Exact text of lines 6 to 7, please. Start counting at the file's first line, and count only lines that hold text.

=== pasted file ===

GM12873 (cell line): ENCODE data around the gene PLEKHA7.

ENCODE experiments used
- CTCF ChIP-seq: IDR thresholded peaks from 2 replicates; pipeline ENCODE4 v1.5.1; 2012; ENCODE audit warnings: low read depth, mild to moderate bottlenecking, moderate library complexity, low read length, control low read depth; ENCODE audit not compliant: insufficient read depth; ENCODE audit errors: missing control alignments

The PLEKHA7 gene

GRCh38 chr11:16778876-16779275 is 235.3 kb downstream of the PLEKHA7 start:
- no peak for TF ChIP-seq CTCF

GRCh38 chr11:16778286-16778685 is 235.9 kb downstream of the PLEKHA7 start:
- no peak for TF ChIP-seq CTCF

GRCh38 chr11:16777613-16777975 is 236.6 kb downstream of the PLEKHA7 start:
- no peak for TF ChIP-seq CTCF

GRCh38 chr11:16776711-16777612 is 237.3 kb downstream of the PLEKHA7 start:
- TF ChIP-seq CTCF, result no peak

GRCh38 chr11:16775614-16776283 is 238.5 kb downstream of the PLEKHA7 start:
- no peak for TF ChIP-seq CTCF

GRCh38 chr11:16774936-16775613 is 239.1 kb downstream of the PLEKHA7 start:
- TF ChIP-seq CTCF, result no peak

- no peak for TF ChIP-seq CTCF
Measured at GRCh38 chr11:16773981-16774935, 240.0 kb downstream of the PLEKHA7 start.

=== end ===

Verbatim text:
- no peak for TF ChIP-seq CTCF

GRCh38 chr11:16778286-16778685 is 235.9 kb downstream of the PLEKHA7 start: